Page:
Mythologies (Paperback)

Author: W. B. Yeats

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Product Overview

This is a collection of Irish stories of the supernatural and uncanny, based on country beliefs, traditions and folk tales. Contents: The Celtic Twilight; The Secret Rose; Stories of Red Hanrahan; Rosa Alchemica; Tables of the Law; Adoration of the Magi; and Per Amica Silentia Lunae. This book is essential for all the readers of Yeats poetry and plays. It reveals that Yeats could work unique enchantment in prose, as well as poetry. *Author: Yeats, William Butler *Binding Type: Paperback *Number of Pages: 376 *Publication Date: 2003/03/31 *Language: English *Dimensions: 11.00 x 8.25 x 0.78 inches

Specifications

Publisher Kessinger Publishing
Mfg Part# 9780766145009
SKU 33798538
Format Paperback
ISBN10 076614500X
Release Date 4/10/2007
Physical
Dimensions (in Inches) 11H x 8.25L x 1T
Author Info
W B Yeats
It is generally agreed that Yeats is one of the great 20th-century poets; his poetry is marked by its integration of Irish myths with modern psychology. Born in Dublin in 1865, Yeats was the son of a painter and assumed that he too would make a career as an artist. However, he turned to poetry in his late teens, when he "lived, breathed, ate, drank and slept poetry." He lived in London from 1867 to 1883, but also spent a great deal of time in Ireland, particularly in County Sligo, which became an important landscape in his poetry. He became interested in the occult, an interest that culminated, later in life, in experiments with his wife (Georgina Hyde-Lees, whom he married in 1917) in automatic writing, which became the basis for many of his poems. Yeats was also a lifelong advocate of Irish nationalism, and much of his work includes elements of Irish tradition and history in an attempt to awaken his readers to the importance of the Irish spirit. His long devotion to the activist Maud Gonne (who married someone else in 1903) was another influence, inspiring a series of erotic and symbolic love poems. His association with the Abbey Theatre, for which he wrote patriotic plays, broadened his subject matter and his ambition, and after he met Ezra Pound in 1912, Yeats's poetry became tougher and less lyrical. In 1922 he was elected a senator of the Irish Free State, and in 1923 he was awarded the Nobel Prize in literature. In his last years, Yeats's politics became more conservative, and his poetry became more visionary and obscure. He continued to write until a few days before his death. His tombstone in Sligo bears lines from one of his last poems: "Cast a cold eye/On life, on death./ Horseman, pass by!"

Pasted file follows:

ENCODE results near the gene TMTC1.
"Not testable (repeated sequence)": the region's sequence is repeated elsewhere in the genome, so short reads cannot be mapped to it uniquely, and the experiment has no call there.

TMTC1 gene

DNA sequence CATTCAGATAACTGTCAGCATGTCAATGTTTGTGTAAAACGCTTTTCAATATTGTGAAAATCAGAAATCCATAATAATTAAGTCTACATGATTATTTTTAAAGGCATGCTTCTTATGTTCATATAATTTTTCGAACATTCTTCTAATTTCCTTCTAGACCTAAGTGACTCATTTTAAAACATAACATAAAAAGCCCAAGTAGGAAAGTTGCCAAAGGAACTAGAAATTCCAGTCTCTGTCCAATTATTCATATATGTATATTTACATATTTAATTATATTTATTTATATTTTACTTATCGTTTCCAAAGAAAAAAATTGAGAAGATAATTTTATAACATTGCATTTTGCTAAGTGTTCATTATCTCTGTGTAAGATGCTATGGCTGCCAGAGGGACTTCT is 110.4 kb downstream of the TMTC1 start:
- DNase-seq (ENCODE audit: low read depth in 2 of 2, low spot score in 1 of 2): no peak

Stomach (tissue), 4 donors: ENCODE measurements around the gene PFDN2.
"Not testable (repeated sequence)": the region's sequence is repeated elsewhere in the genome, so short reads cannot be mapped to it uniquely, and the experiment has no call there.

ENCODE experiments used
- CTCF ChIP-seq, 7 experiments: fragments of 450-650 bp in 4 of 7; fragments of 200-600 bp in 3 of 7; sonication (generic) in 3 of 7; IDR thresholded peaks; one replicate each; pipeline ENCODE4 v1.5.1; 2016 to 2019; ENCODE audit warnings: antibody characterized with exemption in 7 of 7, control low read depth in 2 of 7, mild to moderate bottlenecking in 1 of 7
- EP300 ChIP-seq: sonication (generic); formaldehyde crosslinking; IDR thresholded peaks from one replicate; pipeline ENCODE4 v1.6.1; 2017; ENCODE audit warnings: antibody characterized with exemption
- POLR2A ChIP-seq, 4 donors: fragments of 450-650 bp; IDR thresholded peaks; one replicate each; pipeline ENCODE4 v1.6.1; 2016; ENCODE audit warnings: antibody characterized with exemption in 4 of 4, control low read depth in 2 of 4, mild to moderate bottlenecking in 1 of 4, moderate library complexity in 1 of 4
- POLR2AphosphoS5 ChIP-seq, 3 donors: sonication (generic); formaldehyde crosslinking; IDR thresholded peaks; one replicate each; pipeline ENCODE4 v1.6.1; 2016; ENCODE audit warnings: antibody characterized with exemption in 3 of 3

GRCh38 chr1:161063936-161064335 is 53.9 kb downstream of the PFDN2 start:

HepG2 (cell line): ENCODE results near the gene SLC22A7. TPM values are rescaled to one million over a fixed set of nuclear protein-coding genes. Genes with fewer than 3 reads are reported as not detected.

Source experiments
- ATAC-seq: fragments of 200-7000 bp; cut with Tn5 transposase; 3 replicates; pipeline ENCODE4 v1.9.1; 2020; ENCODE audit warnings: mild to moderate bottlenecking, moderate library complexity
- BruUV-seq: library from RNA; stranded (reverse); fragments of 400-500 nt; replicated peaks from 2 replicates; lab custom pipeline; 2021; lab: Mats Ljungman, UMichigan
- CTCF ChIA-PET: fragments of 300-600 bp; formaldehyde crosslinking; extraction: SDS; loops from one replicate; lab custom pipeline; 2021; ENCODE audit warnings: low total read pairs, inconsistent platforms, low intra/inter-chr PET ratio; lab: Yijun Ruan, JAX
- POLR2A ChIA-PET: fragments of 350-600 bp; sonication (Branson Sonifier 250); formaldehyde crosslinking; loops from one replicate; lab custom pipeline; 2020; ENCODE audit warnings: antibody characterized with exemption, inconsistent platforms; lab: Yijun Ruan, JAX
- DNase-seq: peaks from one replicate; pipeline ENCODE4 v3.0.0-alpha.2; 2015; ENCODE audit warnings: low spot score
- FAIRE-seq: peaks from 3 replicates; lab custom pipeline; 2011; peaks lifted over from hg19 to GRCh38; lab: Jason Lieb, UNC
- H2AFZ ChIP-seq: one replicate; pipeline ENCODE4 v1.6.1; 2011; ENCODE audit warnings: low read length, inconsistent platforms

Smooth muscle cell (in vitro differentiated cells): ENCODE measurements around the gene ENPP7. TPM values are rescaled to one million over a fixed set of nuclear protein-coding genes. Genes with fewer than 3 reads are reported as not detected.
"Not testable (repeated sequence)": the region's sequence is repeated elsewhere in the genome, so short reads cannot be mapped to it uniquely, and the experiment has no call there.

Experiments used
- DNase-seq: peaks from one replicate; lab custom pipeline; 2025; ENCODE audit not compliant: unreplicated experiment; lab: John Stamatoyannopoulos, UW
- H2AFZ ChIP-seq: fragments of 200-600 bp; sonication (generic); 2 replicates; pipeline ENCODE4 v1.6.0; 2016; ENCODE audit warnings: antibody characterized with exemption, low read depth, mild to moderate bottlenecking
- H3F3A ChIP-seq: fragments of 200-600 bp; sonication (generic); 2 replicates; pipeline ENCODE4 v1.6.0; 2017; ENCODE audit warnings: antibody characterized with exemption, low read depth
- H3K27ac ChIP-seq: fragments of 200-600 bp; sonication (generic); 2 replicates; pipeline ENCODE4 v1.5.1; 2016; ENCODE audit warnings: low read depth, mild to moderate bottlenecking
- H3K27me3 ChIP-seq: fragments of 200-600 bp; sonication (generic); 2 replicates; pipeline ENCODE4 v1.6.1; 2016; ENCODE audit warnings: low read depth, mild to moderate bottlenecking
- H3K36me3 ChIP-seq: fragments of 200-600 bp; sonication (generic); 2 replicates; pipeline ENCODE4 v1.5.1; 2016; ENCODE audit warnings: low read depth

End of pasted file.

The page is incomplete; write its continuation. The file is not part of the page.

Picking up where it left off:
It is generally agreed that Yeats is one of the great 20th-century poets; his poetry is marked by its integration of Irish myths with modern psychology. Born in Dublin in 1865, Yeats was the son of a painter and assumed that he too would make a career as an artist. However, he turned to poetry in his late teens, when he "lived, breathed, ate, drank and slept poetry." He lived in London from 1867 to 1883, but also spent a great deal of time in Ireland, particularly in County Sligo, which became an important landscape in his poetry. He became interested in the occult, an interest that culminated, later in life, in experiments with his wife (Georgina Hyde-Lees, whom he married in 1917) in automatic writing, which became the basis for many of his poems. Yeats was also a lifelong advocate of Irish nationalism, and much of his work includes elements of Irish tradition and history in an attempt to awaken his readers to the importance of the Irish spirit. His long devotion to the activist Maud Gonne (who married someone else in 1903) was another influence, inspiring a series of erotic and symbolic love poems. His association with the Abbey Theatre, for which he wrote patriotic plays, broadened his subject matter and his ambition, and after he met Ezra Pound in 1912, Yeats's poetry became tougher and less lyrical. In 1922 he was elected a senator of the Irish Free State, and in 1923 he was awarded the Nobel Prize in literature. In his last years, Yeats's politics became more conservative, and his poetry became more visionary and obscure. He continued to write until a few days before his death. His tombstone in Sligo bears lines from one of his last poems: "Cast a cold eye/On life, on death./ Horseman, pass by!"
Product Attributes
Book Format Paperback
Number of Pages 0376
Publisher Kessinger Publishing
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